Poem of the Week | June 02, 2014

This week we feature a new poem by Vandana Khanna. Khanna was born in New Delhi, India and received her M.F.A. from Indiana University. Her first collection, Train to Agra, won the Crab Orchard Review First Book Prize and her second collection, Afternoon Masala, won the Miller Williams Arkansas Poetry Prize. She is the 2013 winner of the Elinor Benedict Poetry Prize and teaches at the University of Southern California.

Author’s Note:

My current writing project re-imagines iconic stories central to Hindu mythology. Here, gods and goddesses fight with each other, refuse their destinies and examine their faith and their doubt within the ever-shifting landscape of the poems. In “The Goddess Reveals What It Takes To Be Holy,” I’m interested in the notion of what it means to be a “goddess,” not only in the context of mythology but also within the domestic sphere. To maintain an image of perfection requires sacrifice and a complicated relationship between submission and defiance, independence and conformity.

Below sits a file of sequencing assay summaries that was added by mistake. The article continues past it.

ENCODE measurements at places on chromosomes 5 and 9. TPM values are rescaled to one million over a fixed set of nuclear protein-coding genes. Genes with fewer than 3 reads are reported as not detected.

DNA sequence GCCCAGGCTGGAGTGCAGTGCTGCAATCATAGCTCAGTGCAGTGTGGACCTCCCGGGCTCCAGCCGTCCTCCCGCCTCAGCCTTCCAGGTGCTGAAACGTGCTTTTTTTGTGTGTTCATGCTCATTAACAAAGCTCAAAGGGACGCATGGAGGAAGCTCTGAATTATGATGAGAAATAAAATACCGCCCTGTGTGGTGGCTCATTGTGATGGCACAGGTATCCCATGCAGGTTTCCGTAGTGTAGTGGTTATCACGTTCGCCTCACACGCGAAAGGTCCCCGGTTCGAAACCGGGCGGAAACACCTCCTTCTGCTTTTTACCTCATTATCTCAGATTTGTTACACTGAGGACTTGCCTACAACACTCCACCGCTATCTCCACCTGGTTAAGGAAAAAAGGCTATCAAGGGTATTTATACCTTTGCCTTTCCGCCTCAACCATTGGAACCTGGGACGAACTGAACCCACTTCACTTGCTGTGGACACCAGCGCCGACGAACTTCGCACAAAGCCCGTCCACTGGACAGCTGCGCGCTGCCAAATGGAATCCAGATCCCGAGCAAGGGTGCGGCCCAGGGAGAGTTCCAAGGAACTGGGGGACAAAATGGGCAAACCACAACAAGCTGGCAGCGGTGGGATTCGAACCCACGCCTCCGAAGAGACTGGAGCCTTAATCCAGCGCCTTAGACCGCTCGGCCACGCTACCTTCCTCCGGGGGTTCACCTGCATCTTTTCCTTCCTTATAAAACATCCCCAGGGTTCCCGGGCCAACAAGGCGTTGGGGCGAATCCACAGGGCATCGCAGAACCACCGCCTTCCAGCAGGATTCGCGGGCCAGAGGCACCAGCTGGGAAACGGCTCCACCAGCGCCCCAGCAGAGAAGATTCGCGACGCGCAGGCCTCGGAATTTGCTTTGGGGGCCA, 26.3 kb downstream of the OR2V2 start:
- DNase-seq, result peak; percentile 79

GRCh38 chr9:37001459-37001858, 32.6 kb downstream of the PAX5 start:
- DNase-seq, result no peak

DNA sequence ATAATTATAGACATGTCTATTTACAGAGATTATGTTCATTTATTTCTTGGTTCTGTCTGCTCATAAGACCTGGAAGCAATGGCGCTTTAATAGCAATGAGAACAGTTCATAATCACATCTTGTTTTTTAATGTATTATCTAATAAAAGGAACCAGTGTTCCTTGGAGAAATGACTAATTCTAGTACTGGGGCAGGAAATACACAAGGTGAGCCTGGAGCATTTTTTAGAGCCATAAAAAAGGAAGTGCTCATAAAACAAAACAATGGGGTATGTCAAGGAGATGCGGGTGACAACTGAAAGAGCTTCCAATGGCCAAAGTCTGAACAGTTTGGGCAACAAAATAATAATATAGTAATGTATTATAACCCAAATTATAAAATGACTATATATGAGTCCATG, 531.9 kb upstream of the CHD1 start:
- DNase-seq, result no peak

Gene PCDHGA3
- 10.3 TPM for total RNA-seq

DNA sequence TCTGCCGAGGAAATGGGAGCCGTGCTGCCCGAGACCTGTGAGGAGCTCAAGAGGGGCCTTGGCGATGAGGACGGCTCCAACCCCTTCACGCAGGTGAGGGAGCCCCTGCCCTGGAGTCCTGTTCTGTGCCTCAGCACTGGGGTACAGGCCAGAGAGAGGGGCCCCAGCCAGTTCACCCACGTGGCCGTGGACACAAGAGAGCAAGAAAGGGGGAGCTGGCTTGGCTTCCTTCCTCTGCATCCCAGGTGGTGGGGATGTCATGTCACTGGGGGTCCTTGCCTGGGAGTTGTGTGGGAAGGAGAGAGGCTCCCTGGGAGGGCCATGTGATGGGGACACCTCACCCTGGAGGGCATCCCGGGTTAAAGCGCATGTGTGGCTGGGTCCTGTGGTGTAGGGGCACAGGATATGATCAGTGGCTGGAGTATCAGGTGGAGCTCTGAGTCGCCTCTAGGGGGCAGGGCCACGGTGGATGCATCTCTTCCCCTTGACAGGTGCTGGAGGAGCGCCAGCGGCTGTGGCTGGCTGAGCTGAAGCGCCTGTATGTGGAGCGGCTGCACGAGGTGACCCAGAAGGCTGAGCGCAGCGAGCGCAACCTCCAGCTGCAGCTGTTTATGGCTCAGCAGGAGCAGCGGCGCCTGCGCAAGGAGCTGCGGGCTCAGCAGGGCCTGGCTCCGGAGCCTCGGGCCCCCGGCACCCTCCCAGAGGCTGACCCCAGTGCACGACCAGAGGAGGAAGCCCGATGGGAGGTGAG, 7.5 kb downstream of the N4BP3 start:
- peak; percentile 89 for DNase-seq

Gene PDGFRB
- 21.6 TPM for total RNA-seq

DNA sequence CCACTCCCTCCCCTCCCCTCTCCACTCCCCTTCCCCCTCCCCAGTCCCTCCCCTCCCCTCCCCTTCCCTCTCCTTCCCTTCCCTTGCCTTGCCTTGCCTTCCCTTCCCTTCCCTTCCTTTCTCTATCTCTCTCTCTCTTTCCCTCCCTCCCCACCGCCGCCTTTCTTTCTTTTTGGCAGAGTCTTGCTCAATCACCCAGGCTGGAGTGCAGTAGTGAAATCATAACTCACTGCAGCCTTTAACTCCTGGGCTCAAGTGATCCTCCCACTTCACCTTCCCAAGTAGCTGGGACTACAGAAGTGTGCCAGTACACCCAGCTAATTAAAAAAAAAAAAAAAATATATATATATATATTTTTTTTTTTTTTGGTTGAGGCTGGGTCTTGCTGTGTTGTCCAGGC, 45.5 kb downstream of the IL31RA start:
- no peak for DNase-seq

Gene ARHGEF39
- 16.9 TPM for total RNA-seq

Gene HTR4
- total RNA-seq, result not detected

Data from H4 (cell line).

The Goddess Reveals What It Takes To Be Holy


Every girl wants to be post-sadness,
post-jungle so don’t be fooled
by the cloak the color of heaven,
by petals perpetually at your feet.


To be the favorite, you have to
give in: clip on a smile, sweep
the floor with your hair, let him
call you by the wrong name.


Repeat after me: I’ll hurt for you,
I’ll domestic for you.
This requires constancy:
to shun, to burn, to look ugly


in white. Keep quiet, even as
the world is ending—hearts
skipping beats, histories peeled
off of your palms, line by line:


first love, then life. Full of doubt,
you must be content with stitching
your own wounds, buffing your scars
to a blinding gleam.